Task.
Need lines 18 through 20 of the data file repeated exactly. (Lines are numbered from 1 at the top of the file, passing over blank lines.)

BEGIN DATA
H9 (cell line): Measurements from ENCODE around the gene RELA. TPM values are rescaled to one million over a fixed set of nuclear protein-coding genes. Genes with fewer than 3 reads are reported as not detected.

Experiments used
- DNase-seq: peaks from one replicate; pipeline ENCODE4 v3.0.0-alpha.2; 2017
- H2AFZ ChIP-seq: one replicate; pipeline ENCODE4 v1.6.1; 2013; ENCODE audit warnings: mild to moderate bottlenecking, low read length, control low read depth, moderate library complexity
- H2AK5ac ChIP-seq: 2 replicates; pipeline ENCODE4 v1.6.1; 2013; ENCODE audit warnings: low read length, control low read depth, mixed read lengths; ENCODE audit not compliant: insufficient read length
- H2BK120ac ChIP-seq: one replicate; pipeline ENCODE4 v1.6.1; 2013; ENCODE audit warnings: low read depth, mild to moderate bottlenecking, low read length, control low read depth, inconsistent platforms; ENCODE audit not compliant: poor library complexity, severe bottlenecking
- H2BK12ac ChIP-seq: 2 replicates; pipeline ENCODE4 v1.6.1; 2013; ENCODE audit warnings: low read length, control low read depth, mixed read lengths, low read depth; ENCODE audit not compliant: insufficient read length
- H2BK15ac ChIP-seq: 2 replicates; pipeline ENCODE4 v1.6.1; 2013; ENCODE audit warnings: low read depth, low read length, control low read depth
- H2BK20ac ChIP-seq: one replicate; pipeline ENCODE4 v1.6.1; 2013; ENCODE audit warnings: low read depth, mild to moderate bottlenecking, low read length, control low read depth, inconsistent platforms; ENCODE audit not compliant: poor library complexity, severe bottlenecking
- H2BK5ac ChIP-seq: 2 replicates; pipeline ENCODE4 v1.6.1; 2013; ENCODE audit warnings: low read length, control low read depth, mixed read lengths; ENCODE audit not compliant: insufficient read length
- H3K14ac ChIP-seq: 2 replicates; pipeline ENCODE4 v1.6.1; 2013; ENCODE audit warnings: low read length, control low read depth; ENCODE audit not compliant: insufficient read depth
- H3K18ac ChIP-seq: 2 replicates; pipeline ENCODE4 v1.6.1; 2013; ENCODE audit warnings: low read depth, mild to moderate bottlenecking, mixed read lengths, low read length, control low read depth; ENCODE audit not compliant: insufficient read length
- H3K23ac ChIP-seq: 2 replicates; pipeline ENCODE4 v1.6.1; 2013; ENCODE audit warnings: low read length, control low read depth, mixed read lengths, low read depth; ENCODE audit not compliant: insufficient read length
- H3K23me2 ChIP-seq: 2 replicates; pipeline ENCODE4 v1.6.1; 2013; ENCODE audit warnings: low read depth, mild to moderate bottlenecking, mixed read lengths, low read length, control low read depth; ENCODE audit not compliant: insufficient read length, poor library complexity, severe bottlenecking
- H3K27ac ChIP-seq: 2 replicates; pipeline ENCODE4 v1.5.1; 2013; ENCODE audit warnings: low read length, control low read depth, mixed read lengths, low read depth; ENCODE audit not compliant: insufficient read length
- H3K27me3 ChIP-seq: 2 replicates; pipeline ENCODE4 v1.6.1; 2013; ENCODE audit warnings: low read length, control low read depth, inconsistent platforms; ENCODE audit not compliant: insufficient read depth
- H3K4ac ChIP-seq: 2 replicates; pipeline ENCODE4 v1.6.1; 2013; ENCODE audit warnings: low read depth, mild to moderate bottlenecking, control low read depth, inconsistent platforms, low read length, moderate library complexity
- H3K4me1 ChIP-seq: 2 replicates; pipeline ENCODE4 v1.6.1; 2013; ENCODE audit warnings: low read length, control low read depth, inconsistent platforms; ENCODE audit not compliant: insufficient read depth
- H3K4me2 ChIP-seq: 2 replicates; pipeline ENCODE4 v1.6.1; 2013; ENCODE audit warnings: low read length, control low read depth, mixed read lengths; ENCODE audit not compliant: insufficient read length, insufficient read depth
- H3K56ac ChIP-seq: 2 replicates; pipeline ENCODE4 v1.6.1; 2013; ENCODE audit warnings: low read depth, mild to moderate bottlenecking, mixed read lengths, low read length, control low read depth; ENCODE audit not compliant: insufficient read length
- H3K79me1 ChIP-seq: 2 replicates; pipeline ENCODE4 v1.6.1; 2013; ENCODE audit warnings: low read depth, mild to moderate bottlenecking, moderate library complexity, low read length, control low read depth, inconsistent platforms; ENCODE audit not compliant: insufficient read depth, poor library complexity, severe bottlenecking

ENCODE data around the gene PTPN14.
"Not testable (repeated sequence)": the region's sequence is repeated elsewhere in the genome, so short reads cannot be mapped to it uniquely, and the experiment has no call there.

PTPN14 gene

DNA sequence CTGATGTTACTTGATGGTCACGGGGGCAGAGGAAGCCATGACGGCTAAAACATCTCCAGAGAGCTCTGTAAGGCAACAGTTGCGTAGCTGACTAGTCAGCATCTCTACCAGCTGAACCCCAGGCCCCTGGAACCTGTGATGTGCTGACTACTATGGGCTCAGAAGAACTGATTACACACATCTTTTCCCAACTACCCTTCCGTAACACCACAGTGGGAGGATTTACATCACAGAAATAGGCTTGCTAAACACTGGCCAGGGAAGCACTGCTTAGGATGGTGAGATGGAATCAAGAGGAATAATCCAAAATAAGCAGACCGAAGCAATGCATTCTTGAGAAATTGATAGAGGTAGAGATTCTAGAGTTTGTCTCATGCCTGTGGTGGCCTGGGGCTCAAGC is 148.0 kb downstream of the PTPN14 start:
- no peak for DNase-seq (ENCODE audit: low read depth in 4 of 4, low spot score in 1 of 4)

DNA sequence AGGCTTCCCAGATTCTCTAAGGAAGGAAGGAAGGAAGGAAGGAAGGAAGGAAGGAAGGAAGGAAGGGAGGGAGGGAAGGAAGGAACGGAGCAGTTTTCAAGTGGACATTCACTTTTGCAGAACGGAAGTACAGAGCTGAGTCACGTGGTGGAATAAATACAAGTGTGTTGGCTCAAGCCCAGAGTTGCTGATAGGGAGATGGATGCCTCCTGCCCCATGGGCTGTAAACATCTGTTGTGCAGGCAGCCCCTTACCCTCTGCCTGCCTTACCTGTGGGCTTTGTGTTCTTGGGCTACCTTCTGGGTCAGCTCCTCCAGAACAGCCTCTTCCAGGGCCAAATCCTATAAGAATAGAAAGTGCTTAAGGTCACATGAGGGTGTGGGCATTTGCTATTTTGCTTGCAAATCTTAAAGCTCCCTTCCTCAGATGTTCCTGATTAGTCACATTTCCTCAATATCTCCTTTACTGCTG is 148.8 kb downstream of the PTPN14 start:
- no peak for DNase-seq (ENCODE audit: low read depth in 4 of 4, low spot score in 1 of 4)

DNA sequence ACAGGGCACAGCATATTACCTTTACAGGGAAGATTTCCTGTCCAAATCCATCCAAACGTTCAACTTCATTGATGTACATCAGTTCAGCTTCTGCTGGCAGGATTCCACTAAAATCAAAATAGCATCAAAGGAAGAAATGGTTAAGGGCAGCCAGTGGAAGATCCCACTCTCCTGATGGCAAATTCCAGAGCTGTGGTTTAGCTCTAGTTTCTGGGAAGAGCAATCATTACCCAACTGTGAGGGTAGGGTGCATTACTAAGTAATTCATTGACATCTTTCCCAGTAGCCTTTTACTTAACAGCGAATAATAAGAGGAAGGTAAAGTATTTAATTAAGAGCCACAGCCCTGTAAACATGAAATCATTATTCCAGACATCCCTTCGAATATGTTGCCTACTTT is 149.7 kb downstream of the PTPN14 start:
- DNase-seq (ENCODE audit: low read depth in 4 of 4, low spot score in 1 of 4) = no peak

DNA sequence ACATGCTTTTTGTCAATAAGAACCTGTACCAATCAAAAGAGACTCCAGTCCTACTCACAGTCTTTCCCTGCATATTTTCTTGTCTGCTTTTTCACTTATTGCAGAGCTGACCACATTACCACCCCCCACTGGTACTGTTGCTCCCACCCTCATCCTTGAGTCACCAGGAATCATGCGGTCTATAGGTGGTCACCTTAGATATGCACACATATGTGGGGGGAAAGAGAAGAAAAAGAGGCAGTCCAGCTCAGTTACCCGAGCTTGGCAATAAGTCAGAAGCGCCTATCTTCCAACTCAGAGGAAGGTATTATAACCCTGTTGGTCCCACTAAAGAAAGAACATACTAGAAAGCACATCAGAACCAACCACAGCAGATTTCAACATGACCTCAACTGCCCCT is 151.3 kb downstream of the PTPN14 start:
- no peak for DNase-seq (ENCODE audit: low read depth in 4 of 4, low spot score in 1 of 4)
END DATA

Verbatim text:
- H3K4me1 ChIP-seq: 2 replicates; pipeline ENCODE4 v1.6.1; 2013; ENCODE audit warnings: low read length, control low read depth, inconsistent platforms; ENCODE audit not compliant: insufficient read depth
- H3K4me2 ChIP-seq: 2 replicates; pipeline ENCODE4 v1.6.1; 2013; ENCODE audit warnings: low read length, control low read depth, mixed read lengths; ENCODE audit not compliant: insufficient read length, insufficient read depth
- H3K56ac ChIP-seq: 2 replicates; pipeline ENCODE4 v1.6.1; 2013; ENCODE audit warnings: low read depth, mild to moderate bottlenecking, mixed read lengths, low read length, control low read depth; ENCODE audit not compliant: insufficient read length